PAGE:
EDITORIAL - Was Año serious or what?
(The Freeman) - June 3, 2020 - 12:00am

Many areas in the country are now under General Community Quarantine and people who go to work or their business using a motorcycle are back in the streets. However, they aren’t allowed to take on anyone riding pillion; that means only the driver can be on the motorcycle.

Following many complaints regarding this restriction, Department of the Interior and Local Government (DILG) Secretary Eduardo Año said that motorcycle owners can just attach sidecars to the vehicles to limit the risk of infecting their passengers.

As of this writing yesterday there has been no clarification or follow-up from Año about his statement, so we have to assume he was serious about this statement, as questionable as it may sound.

Why do we say questionable?

First, a motorcycle with a sidecar essentially becomes a tricycle, and by law, specifically Republic Act 4136 or the Land Transportation and Traffic Code, tricycles and pedicabs are banned on national roads.

In case Año forgot, the DILG has also issued various memoranda to this effect. 

“Matagal na nating ipinagbabawal ang mga tricycles at pedicabs sa national highway ngunit ang daming pasaway. Hindi lang ito nakakasagabal sa daan kundi nagiging sanhi ng sakuna sa kalye,” he is quoted by Philstar.com in a report just last February 20.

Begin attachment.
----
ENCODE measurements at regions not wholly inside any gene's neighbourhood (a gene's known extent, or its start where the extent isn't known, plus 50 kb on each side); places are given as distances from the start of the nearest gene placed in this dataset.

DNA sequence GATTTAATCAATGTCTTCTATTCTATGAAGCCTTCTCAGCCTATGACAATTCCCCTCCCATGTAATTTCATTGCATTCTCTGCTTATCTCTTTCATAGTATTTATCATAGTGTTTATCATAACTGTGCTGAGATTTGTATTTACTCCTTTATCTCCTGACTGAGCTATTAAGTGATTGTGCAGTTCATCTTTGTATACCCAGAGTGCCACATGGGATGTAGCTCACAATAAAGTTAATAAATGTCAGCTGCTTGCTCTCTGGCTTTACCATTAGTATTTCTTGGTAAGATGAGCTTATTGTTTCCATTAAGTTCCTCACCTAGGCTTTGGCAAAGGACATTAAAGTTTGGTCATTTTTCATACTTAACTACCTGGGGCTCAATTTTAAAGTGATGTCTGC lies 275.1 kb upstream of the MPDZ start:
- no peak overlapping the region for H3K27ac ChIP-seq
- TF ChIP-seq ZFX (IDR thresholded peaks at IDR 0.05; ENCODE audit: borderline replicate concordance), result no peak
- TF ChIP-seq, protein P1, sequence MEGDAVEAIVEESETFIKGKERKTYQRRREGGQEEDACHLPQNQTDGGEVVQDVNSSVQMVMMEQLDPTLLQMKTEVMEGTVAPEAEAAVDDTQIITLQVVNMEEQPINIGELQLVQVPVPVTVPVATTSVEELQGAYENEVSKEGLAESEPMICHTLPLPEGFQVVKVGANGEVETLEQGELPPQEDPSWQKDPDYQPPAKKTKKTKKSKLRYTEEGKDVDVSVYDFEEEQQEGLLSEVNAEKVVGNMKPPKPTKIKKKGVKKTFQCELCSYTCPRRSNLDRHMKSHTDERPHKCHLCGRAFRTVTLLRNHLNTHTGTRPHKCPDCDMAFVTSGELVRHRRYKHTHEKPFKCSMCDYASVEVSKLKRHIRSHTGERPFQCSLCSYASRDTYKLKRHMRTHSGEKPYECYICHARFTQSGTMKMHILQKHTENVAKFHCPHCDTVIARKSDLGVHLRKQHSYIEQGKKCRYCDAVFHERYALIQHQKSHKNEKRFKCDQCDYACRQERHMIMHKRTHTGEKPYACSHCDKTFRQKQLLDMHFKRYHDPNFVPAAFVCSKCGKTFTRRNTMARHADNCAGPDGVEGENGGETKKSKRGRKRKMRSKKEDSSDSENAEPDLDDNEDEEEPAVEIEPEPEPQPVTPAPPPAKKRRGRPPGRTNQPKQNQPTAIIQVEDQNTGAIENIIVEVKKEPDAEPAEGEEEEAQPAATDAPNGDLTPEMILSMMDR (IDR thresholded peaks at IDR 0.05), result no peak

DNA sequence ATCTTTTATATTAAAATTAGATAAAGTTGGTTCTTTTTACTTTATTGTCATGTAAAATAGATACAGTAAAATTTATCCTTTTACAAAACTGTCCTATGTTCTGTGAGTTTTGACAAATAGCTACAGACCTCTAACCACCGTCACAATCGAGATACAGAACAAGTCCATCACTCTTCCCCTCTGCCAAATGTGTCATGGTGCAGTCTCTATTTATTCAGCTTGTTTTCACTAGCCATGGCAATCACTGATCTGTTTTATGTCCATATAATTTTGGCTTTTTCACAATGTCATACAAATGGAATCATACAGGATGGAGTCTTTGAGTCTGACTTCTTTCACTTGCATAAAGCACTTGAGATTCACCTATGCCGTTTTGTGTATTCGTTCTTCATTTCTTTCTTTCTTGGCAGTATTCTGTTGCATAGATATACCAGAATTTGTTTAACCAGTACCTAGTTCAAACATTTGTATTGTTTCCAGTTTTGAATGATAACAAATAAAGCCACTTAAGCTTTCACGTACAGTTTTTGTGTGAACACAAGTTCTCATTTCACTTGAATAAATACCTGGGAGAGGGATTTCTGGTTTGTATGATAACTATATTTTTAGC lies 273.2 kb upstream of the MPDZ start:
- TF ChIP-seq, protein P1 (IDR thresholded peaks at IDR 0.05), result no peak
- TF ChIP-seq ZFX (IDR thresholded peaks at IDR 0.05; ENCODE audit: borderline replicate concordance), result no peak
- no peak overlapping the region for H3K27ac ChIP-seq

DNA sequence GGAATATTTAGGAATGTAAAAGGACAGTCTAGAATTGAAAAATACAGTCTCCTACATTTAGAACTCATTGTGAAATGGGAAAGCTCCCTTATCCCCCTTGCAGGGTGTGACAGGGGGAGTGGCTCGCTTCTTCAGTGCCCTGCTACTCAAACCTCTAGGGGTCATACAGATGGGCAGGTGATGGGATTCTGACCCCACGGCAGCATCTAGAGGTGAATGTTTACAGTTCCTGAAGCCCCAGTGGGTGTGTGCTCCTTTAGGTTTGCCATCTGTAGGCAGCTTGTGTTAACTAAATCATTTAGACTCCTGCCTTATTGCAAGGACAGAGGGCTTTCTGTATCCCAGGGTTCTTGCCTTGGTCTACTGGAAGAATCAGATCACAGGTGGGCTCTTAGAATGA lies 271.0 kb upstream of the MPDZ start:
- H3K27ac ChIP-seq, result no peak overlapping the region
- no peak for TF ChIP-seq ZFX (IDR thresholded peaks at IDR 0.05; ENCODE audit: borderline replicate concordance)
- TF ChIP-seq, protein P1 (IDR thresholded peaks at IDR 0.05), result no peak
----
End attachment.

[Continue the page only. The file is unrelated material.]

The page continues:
Second, getting a sidecar means another expense. Many of those people who bought motorcycles did so because they have to have transportation at a moment’s notice but could not afford a car. That means they wanted to save money. And here comes Año’s suggestion that they spend even more, and following a period when many of us didn’t have any income.

It’s probably safe to say many of those who have motorcycles can no longer afford the extra expense of installing sidecars.

Third, and people like to point this out often, what is the sense of prohibiting passengers on a motorcycle if that passenger happens to be the driver’s spouse or domestic partner? There is no sense prohibiting them from traveling together for fear of COVID-19 transmission when at the end of the day they share the same environs and the same bed.

Under certain circumstances, passengers should be allowed on motorcycles. Certainly not the motorcycles for hire. But if people share the same bed, or the same house, there is really no reason to keep them apart when they commute.

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